Two myths persist about the format, amongst the constant stir for something better: that the tournament is shortened by removing teams; and that the number of mismatches increases as more teams are added. I've covered the first already; the second is counter-intuitive, but simply explained. If the number of matches is held constant, then the number of games each full member plays against each team increases as the groups expand. If our concern is matches between the big-8 and the rest, then the number of those games at different sized world cups is 16 for 10, 12 and 16 team world cups, 20 for a 24 team world cup, and 24 for a 14, 20 or 32 team edition. The quality of the associates reduces somewhat as you expand, notwithstanding that most teams ranked around 16-25 are pretty evenly matched, but any qualification tournament risks excluding quite good teams as well (Afghanistan and Scotland). It is almost always better to have too many than too few.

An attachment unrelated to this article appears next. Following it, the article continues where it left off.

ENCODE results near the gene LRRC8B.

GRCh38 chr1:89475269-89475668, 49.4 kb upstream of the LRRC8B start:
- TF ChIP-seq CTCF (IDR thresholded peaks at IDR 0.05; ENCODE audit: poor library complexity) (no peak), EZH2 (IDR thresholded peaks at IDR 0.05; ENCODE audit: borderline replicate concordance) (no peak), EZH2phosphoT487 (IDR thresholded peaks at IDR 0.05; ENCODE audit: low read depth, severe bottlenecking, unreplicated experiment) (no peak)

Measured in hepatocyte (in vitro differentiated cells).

It is a measure of the insanity of the 14 team format that the ICC managed to increase the number of scheduled mismatches, reduce the value of individual wins, and make the world cup more exclusive. The real reason for reducing the number of teams is to have certain teams play more games. A glorified league, but not a world cup.
Just when you think a ODI captain couldn't be more defensive
Many commentators have noted the tendency to use spinners in the early overs, but few have picked up on the reason they are proving so valuable. With only two fielders out in the first 10 overs, a pace bowler needs to deploy a fine-leg and third-man, or face a barrage of boundaries from flicks, glances and scoops. A spinner gives up at most 2 runs from late-cuts and paddles, allowing the fielders to be deployed deep in front of square.
In other words, fielding restrictions are best negated by ignoring the attacking potential of the new ball; a good reason to remove them as well.
There is still another nine days of group games to come.
11th March, 2011 07:51:29
Can you work out what the probability is of Punter getting the hell out of the captaincy after the World Cup?
Lou 20th March, 2011 07:08:54
Random notes on the World Cup
Captaincy? Or cricket? Either way it is doubtful. There is insufficient data on captains that have played so far past their use by date.
Russ 21st March, 2011 20:18:08